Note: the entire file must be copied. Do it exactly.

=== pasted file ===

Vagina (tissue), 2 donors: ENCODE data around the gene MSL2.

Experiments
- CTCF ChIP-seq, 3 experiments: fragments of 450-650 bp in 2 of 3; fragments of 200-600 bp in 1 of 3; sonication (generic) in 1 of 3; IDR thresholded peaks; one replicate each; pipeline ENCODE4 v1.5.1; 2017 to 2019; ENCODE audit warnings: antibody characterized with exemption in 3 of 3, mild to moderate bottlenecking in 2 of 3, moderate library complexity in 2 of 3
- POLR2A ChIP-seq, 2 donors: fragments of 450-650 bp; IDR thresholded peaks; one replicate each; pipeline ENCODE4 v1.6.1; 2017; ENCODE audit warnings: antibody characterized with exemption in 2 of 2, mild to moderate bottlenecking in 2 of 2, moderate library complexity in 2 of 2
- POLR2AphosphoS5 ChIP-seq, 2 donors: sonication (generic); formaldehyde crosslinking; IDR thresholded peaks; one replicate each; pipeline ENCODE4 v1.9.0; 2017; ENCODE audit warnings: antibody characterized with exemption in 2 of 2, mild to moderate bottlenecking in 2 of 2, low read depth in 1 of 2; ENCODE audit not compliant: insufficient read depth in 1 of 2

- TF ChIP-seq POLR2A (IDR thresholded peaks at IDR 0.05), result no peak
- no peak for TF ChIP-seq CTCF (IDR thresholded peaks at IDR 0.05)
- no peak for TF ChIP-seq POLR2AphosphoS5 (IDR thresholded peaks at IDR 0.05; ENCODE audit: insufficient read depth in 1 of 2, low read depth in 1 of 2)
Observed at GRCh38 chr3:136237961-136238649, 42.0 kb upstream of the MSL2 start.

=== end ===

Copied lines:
Vagina (tissue), 2 donors: ENCODE data around the gene MSL2.

Experiments
- CTCF ChIP-seq, 3 experiments: fragments of 450-650 bp in 2 of 3; fragments of 200-600 bp in 1 of 3; sonication (generic) in 1 of 3; IDR thresholded peaks; one replicate each; pipeline ENCODE4 v1.5.1; 2017 to 2019; ENCODE audit warnings: antibody characterized with exemption in 3 of 3, mild to moderate bottlenecking in 2 of 3, moderate library complexity in 2 of 3
- POLR2A ChIP-seq, 2 donors: fragments of 450-650 bp; IDR thresholded peaks; one replicate each; pipeline ENCODE4 v1.6.1; 2017; ENCODE audit warnings: antibody characterized with exemption in 2 of 2, mild to moderate bottlenecking in 2 of 2, moderate library complexity in 2 of 2
- POLR2AphosphoS5 ChIP-seq, 2 donors: sonication (generic); formaldehyde crosslinking; IDR thresholded peaks; one replicate each; pipeline ENCODE4 v1.9.0; 2017; ENCODE audit warnings: antibody characterized with exemption in 2 of 2, mild to moderate bottlenecking in 2 of 2, low read depth in 1 of 2; ENCODE audit not compliant: insufficient read depth in 1 of 2

- TF ChIP-seq POLR2A (IDR thresholded peaks at IDR 0.05), result no peak
- no peak for TF ChIP-seq CTCF (IDR thresholded peaks at IDR 0.05)
- no peak for TF ChIP-seq POLR2AphosphoS5 (IDR thresholded peaks at IDR 0.05; ENCODE audit: insufficient read depth in 1 of 2, low read depth in 1 of 2)
Observed at GRCh38 chr3:136237961-136238649, 42.0 kb upstream of the MSL2 start.